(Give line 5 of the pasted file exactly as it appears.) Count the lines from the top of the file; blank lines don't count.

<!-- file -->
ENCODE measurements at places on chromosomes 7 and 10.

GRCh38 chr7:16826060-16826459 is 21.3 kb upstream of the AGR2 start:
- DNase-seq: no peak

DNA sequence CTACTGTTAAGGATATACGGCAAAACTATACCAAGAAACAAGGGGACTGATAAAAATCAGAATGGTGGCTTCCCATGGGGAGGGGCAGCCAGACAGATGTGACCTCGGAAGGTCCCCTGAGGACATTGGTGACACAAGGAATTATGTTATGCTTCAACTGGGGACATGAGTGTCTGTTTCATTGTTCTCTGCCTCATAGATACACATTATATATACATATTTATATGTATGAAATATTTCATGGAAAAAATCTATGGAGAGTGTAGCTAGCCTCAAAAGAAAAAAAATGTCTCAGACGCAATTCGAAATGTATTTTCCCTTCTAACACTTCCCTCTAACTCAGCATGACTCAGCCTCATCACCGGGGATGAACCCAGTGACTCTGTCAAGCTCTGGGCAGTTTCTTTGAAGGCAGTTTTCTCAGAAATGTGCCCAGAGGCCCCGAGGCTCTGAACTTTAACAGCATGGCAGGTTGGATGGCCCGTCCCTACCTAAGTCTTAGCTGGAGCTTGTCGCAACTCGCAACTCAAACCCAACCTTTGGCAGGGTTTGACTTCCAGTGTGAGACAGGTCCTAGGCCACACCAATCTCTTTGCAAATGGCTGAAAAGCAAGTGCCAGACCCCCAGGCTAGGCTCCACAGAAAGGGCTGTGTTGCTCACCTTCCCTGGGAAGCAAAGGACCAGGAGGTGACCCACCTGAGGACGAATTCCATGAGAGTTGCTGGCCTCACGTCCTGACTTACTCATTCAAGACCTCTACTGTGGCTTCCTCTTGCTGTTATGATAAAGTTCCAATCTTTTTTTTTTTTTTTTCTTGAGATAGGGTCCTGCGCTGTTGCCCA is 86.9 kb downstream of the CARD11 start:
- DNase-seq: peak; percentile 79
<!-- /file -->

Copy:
- DNase-seq: peak; percentile 79